Milton Park funding questioned
Significant issues concerning the funding of the Waterfront Park in Milton surfaced in mid-May, temporarily slowing forward motion until they can be resolved.
The original price tag for the park parcel – which includes both the riverfront portion and a section off of Sands Avenue – was $940,000, which the town purchased using a combination of funds, $500,000 from the environmental organization Scenic Hudson and $500,000 from NYS Parks and Recreation. The deal was brokered by the Trust for Public Lands, a national, non-profit land conservation organization, founded in 1972.
Supervisor Stephen Osborn said he believed the remaining $60,000 was to be divided equally between these two entities. He said the $30,000 from NYS Parks was earmarked for infrastructure improvements, such as a railroad crossing. But Osborn also discovered that $8,000 to cover the closing costs and nearly $7,000 of interest while waiting for reimbursement was inexplicably paid for out of the town’s budget.
Osborn said Scenic Hudson’s $30,000 share was to be used to pay for a park master plan. The Town Board and many citizens offered input and prepared materials for the plan. Osborn said the firm of Quennell Rothschild “who is a pretty prestigious firm in these designs and who did a wonderful presentation and wonderful plans for us and the only thing was hiring them officially to do the park master plan based on the $30,000 that was left over from Scenic Hudson.” Osborn said that to date the firm has not been paid anything, but he found their presentation so detailed that he believes when they are hired the development of actual plans may not take much time to complete.
Osborn said because these issues coalesced during the last election cycle, he urged the firm be officially hired post-election to avoid any political controversy. Osborn recently checked the status of the funds available with the town’s bookkeeper and was surprised to lean that only $11,000 remained in both accounts.
Upon review of the original contract of sale with NYS Parks, Osborn discovered a clause, stating that only $450,000 would be reimbursed to the town towards the purchase price and the remaining $50,000 would be released only after a list of conditions were met by the town. Upon further scrutiny, Osborn discovered that the remaining $50,000 is a 2-to-1 matching fund, which means the town has to approve the expenditure of $100,000 just to be reimbursed the final $50,000 from NYS Parks. In essence the town’s share is $50,000.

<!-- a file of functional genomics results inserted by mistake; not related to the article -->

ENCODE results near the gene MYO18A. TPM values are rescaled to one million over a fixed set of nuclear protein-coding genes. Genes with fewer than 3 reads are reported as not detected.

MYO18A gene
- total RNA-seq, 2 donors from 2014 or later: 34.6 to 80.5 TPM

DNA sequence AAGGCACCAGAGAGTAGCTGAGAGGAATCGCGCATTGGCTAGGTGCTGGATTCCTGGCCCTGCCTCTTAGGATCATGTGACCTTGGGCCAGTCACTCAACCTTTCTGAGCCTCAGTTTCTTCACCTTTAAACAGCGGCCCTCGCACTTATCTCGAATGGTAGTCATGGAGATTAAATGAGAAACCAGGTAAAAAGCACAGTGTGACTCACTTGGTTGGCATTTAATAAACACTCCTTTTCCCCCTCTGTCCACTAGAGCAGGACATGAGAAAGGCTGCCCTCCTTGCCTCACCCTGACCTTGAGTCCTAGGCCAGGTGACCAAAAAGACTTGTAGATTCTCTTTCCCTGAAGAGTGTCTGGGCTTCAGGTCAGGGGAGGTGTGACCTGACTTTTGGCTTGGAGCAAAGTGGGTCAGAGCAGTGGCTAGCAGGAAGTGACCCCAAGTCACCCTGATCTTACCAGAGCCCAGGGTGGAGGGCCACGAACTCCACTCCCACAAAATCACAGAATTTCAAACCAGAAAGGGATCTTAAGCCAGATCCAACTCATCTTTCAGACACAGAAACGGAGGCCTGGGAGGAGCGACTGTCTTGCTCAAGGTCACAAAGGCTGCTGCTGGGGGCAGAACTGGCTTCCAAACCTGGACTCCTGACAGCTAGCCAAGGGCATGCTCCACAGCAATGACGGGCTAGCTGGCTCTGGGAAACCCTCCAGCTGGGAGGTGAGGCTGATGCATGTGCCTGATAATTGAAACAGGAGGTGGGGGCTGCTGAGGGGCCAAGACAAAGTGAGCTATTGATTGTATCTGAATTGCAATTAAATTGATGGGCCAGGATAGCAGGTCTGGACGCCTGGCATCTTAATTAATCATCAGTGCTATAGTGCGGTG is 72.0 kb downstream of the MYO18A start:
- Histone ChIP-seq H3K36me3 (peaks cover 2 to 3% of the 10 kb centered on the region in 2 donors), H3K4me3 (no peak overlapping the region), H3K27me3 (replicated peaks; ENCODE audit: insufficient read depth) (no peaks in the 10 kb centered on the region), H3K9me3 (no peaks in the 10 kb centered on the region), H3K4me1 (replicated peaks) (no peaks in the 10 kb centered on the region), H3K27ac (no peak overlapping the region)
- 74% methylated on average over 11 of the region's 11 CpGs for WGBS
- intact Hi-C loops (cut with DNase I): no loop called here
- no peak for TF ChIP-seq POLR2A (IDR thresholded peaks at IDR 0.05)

Osborn said he takes responsibility for not knowing the details on this critical point but said the issue “never came up” before.
Compounding the matter, Osborn said, is the fact that Scenic Hudson’s $30,000 earmarked for a park plan was instead spent for the purchase of the property to make up for the shortfall from NYS Parks.
Osborn said because of these matters the town may take advantage of Scenic Hudson’s previous offer for free design help.
“I don’t know if they saw this day coming, but they’re about to,” he said. “I think they will be OK with it [and] I think everything’s going to be fine. The only thing that isn’t fine is the recovery of the $50,000, which is requiring us to spend $100,000.”
Osborn added that he thinks Scenic Hudson will not hold the town legally accountable for the use of the $30,000 towards the parcel sale, especially in light of their release of the money prior to the town having even chosen a park plan. He said he believes Scenic Hudson did this in order to close their books for the year and made no stipulation to the town on exactly how it should be spent. He said the town, however, has always conveyed to them that the money would eventually be used for a park plan.
“They want this park to succeed. They want the town to succeed. They’re not going to go back and look at money they already released to you years ago,” he said. “I think we’re going to move forward and reopen our relationship with Scenic Hudson.”
Osborn said he looks forward to solving these issues.
“I find it enjoyable to find creative solutions to problems that both [sides] feel comfortable with the solution,” he said. “Even though its too bad it happened this way, I think knowing Scenic Hudson and knowing our board, we’re going to be able to find a good creative solution out of it…I believe it will [not] be anything other than a win-win situation for the town.”
By MARK REYNOLDS